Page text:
The National Ambulance Service (NAS) has come about as a national effort to effectively respond to disasters following the 2001 stadium disaster.
Since 2004, when the NAS commenced, a total 130 ambulance stations have been established.
Coming with the ambulance stations are trained technicians who help live the vision and mission of the NAS to provide the most comprehensive pre-hospital and emergency care in the most efficient manner to Ghanaians.
Another feature of the NAS is to respond to emergency with a high degree of capability and efficiency.
It is on record that the government procured 161 ambulances in 2016 for the Health Ministry and planned securing a further 200 for the heath sector.
Last year, the Deputy Minister of Health, Mrs. Tina Naa Ayele Gifty Mensah, gave the hint that the government was negotiating with a German ambulance manufacturing firm in a bid to procure new ambulances to augment the fleet of the NAS.
As an interim measure to improve upon services by the NAS, the Minister indicated that repairable broken-down ambulances were to be put back on the road to save lives.
In spite of these efforts, the NAS is still faced with the challenge of inadequate ambulances.
At the last count, the NAS had less than 60 ambulances operating throughout the country.
This is woefully inadequate and defeats the vision and mission to provide proper pre-hospital management of casualties.
It is unfortunate that we, as a nation, have had to contend with the rather unfortunate situation where eminent personalities and individuals have not had access to ambulance services because they were simply not available.
The late former President John Evans Fiifi Atta Mills, the late former Vice President Paa Kwesi Bekoe Amissah-Arthur, the late Paul Victor Obeng, and lately casualties of the Ashaiman accident, suffered from the unavailability of ambulances at the time they were in anguish.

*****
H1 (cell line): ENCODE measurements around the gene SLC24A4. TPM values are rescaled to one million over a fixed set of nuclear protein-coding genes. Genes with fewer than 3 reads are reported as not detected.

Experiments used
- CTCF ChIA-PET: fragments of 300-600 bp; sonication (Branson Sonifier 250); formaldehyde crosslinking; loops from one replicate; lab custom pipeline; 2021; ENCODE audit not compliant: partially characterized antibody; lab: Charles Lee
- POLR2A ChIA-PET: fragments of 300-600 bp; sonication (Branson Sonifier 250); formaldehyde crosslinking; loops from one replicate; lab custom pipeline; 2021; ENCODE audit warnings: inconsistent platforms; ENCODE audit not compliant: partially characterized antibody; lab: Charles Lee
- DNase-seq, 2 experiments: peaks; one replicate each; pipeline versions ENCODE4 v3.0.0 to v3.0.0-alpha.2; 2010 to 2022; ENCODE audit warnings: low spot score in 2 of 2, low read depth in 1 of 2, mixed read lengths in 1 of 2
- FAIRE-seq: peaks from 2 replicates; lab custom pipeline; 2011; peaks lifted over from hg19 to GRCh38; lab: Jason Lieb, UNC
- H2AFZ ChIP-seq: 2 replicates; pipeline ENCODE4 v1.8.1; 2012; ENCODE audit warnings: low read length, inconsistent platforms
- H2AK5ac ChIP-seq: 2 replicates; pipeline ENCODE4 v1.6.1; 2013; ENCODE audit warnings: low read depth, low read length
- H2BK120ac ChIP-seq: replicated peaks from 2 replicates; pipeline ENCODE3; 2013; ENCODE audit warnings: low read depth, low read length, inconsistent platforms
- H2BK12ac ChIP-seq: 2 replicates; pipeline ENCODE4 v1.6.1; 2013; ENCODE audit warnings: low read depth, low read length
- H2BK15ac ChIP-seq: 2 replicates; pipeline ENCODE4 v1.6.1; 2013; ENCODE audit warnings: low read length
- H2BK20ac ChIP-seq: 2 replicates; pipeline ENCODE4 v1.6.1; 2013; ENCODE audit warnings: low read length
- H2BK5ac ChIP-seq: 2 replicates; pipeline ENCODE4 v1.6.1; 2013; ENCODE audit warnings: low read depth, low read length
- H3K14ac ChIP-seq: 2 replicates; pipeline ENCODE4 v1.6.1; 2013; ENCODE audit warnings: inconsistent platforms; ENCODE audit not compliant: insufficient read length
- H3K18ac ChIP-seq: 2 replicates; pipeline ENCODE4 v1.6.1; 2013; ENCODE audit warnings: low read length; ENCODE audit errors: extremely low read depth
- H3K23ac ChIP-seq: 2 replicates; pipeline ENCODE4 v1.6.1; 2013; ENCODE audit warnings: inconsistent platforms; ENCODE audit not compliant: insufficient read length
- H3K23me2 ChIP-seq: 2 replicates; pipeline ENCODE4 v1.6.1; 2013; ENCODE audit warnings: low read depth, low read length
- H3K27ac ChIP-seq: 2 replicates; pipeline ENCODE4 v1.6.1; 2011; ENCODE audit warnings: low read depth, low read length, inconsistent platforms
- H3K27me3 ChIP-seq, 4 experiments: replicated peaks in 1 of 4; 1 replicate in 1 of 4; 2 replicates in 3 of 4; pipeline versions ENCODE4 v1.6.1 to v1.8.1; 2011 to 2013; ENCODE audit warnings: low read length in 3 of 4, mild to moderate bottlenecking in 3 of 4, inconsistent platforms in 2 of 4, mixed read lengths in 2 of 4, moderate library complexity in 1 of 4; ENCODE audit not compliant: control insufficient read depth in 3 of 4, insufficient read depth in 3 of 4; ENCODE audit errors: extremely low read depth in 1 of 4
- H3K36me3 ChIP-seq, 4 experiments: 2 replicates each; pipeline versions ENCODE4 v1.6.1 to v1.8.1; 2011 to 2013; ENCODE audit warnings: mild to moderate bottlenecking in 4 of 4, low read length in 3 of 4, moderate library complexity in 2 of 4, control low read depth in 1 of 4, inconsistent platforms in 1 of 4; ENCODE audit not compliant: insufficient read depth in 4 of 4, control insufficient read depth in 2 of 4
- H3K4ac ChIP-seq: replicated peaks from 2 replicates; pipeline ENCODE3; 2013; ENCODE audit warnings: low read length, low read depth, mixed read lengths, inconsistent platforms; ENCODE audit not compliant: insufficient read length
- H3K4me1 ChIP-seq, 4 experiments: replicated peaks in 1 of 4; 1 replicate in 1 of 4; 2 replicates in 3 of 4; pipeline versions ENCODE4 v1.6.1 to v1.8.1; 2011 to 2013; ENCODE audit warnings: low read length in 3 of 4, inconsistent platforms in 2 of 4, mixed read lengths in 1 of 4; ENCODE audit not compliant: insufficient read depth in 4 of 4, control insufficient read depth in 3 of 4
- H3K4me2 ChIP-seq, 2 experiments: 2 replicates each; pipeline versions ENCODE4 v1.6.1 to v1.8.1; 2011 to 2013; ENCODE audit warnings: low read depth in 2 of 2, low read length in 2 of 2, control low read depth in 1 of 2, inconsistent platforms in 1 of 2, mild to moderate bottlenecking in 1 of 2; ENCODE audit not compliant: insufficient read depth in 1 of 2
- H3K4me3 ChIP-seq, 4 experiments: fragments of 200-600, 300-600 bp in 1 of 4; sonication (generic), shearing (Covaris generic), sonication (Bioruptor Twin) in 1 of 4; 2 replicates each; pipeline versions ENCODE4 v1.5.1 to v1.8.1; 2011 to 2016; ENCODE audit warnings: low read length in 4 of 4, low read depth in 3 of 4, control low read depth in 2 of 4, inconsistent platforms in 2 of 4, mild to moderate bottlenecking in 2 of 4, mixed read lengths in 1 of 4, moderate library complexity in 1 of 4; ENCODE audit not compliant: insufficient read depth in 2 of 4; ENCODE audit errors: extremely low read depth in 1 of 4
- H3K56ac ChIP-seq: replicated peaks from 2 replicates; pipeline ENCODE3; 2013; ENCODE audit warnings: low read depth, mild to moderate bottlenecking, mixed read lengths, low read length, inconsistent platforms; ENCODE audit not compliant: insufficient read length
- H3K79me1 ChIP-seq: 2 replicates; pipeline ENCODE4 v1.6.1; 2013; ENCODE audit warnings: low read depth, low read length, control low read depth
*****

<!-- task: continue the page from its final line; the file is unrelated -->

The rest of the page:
Ghana, with a population of almost 30 million, has 155 ambulances, 100 of which are broken down, with only 55 functioning and serving all 10 regions. As it is, one ambulance is shared by over 520,000 people, exposing Ghanaians to a major health crisis.
For instance, the Bawku Hospital, which serves as a referral centre for the Garu, Pusiga, Binduri and Bawku West districts, has no ambulance, resulting in the loss of lives due to lack of pre-hospital service.
It is presumed that since the NAS is a government initiative, logistics are to be provided by the government. The question is what happened to the 200 ambulances then Health Minister Segbefia promised the government was going to secure in 2016. What has become of the negotiations with the German firm, as Auntie Tina announced last year?
We think equipping the NAS by sheer lip service, or on a piece meal basis, is not the best way to tackle the ambulance scarcity scare.
The Chronicle would, therefore, want the government to put some premium on resourcing the NAS and health facilities to function efficiently. We want to see the 275 new ambulances from the Special Development Initiative Ministry, as announced by the Ministry of Health, given a priority.
Come to think of it, the Accident and Emergency Unit of the Komfo Anokye Teaching Hospital, established in 2008, has a helipad, yet no ambulance (helicopter) is stationed there almost ten years since it became operational.
The paper takes this opportunity to recommend for the consideration of all Metropolitan, Municipal and District assemblies that they procure at least an ambulance each for health facility (public and private) in their respective areas from their Common Fund to improve health delivery.
“The Operation Save a Soul” project, which was launched by the government to solicit donor support from corporate bodies locally in the procurement of ambulances for our health facilities, should be seen to work.
If the government cannot provide these ambulances, it is not worth the votes of the electorate at elections.
The time to act is now!